A cross-party group of Sheffield councillors have set up a questionnaire to find out more about food poverty in the city.
It aims to hear directly from people affected by the issue, including how easy they find it to access support and what else needs to be done to help.
The manager of the S6 food bank, Chris Hardy, said people using their service had risen from 8,000 to 40,000 since March 2020.
He said: “I fundamentally believe every child should be able to grow up to be whatever they want in this world, whether it’s a Prime Minister or an astronaut.
“But every day they miss a meal it affects their ability to do that. Food poverty means children who are already disadvantaged become more disadvantaged.”
The three-week consultation was set up by the council following a suggestion at an overview scrutiny management committee about the need to have a fresh look at food poverty.
Mr Hardy continued: “It’s the fault of the government. The universal credit £20 payment needs to be increased. There should be a cost of living for everybody in the country that it doesn’t go below.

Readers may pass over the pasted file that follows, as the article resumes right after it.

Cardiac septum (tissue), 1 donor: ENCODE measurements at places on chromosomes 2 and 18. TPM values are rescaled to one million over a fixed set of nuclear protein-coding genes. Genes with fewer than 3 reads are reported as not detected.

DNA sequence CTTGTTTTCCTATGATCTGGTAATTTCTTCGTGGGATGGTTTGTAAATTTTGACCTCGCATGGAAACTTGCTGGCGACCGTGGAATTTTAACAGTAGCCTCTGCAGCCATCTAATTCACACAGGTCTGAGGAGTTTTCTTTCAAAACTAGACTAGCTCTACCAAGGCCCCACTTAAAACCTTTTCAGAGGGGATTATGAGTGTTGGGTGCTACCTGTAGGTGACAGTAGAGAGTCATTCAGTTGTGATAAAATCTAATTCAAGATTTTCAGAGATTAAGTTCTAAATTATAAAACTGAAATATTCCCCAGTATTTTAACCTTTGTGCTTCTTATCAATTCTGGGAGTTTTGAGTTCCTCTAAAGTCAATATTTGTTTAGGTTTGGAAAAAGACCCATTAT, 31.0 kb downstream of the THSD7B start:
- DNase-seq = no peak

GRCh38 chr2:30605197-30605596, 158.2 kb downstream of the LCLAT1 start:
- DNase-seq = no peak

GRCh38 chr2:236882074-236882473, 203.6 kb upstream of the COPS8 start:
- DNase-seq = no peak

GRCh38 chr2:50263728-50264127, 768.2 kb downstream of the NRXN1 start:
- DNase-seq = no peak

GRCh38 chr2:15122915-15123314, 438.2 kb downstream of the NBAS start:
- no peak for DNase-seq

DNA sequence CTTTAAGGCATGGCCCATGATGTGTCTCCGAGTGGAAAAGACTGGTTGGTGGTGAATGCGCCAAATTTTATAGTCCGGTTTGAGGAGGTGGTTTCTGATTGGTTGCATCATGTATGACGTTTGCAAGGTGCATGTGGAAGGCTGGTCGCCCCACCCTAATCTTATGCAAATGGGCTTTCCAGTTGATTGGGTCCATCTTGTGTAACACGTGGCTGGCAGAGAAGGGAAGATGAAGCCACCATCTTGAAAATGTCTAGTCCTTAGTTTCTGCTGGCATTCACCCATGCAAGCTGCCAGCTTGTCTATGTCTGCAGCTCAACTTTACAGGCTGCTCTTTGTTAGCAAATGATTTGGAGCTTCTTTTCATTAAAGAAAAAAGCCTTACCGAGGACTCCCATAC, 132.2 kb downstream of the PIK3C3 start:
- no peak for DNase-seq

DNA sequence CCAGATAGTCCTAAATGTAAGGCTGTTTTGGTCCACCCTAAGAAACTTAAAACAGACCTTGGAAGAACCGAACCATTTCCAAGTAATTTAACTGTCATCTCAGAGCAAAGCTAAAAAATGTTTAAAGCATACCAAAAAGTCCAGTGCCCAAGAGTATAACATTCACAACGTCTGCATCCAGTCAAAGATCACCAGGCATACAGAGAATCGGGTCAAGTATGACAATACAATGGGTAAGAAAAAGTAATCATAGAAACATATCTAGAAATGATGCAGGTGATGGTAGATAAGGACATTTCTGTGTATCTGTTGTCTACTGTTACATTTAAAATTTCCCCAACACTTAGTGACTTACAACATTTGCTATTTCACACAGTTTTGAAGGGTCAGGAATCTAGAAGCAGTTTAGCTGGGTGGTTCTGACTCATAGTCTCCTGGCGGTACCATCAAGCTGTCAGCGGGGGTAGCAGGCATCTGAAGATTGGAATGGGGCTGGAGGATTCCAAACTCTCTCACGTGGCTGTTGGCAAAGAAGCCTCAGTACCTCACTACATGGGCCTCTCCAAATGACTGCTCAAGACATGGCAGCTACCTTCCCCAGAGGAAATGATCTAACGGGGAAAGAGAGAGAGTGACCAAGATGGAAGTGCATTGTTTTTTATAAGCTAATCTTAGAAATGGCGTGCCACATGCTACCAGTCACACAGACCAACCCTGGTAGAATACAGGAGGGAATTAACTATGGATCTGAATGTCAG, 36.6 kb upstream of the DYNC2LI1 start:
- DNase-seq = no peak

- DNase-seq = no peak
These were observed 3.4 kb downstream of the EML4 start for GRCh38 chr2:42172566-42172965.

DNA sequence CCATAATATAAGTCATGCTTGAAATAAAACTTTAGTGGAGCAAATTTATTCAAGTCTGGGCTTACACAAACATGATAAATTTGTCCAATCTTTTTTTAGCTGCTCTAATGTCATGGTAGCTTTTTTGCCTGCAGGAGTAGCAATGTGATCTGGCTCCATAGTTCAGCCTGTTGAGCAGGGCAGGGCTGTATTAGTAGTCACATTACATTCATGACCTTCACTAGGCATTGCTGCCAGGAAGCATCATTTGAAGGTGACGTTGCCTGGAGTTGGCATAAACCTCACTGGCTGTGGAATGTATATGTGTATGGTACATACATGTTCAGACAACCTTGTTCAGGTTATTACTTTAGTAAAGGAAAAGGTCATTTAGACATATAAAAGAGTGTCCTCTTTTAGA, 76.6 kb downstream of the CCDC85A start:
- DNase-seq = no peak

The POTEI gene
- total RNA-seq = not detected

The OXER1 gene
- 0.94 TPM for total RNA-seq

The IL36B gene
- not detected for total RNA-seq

“Whenever your income is lower than the cost to live, you’ll always need food banks.”
Coun Douglas Johnson, involved in the scheme, told The Star: “It’s partly in light of the pandemic but partly because it has such a devastating effect on people.
“I’m on the working group and I pushed for this public call for evidence – I wanted it in the broadest terms, so that people could tell their own stories and suggest their own solutions rather than be led by councillors and officers with a predetermined view of what we expected to hear. It’s really fundamental.
“The most helpful thing that councillors can hear is people’s direct experiences and worries about not having enough food for the family.”